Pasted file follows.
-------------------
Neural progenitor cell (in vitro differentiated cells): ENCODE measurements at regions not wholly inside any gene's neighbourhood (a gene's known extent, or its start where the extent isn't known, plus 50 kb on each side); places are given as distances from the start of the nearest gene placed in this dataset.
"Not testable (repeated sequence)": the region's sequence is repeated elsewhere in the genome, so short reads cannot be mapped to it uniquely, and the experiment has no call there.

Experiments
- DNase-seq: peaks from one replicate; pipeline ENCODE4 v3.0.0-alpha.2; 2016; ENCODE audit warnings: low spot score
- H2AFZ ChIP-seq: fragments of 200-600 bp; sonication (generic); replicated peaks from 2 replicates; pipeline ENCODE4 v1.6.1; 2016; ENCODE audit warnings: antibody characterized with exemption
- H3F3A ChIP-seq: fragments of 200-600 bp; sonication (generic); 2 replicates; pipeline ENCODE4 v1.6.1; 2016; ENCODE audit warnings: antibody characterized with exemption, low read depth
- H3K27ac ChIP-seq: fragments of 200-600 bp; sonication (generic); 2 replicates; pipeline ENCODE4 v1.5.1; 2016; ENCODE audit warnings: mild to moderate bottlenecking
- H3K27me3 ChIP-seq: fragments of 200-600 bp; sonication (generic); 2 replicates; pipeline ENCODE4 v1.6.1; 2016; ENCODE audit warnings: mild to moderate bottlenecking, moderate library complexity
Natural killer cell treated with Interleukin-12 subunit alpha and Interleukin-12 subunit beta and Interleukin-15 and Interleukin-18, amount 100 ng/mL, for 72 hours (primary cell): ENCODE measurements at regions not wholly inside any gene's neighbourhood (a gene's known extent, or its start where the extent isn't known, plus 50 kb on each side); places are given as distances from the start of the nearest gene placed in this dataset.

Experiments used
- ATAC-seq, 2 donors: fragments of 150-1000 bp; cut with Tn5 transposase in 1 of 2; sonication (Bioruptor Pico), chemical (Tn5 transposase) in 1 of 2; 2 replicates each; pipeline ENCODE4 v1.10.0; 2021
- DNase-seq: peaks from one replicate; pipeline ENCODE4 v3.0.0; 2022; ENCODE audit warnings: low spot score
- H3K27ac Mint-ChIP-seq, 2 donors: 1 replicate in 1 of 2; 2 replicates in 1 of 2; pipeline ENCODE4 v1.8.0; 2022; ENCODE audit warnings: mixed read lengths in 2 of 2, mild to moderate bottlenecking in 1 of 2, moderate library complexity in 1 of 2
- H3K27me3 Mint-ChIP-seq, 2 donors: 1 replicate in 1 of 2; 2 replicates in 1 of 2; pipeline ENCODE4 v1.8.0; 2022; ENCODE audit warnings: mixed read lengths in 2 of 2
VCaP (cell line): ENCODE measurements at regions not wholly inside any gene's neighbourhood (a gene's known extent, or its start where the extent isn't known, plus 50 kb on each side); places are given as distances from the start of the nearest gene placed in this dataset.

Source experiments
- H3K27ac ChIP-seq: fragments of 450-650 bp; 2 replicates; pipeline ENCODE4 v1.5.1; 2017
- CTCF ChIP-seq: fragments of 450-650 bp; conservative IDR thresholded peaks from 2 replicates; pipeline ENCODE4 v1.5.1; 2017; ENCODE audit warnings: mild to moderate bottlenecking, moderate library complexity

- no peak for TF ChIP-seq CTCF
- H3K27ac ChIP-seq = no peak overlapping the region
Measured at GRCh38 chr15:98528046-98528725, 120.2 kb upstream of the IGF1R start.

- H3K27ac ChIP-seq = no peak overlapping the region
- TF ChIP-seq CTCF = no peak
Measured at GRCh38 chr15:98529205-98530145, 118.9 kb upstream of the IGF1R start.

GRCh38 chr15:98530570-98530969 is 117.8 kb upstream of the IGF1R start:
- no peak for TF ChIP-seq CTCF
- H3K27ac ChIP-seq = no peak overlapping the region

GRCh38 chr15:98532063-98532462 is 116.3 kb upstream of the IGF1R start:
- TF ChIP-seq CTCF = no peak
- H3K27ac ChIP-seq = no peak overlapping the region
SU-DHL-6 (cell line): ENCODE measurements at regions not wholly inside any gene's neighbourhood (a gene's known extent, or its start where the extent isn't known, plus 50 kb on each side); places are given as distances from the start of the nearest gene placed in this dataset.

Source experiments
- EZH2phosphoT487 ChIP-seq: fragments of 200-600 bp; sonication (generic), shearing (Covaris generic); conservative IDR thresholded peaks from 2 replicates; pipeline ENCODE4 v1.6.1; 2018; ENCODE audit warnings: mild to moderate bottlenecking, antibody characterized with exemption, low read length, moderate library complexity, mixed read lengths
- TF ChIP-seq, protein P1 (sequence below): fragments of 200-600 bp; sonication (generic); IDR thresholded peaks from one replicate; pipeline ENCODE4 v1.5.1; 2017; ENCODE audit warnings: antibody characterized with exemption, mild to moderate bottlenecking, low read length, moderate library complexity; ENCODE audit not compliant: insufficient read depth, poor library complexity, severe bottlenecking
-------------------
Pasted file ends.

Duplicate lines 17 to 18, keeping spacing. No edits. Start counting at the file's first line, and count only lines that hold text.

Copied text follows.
- H3K27ac ChIP-seq: fragments of 450-650 bp; 2 replicates; pipeline ENCODE4 v1.5.1; 2017
- CTCF ChIP-seq: fragments of 450-650 bp; conservative IDR thresholded peaks from 2 replicates; pipeline ENCODE4 v1.5.1; 2017; ENCODE audit warnings: mild to moderate bottlenecking, moderate library complexity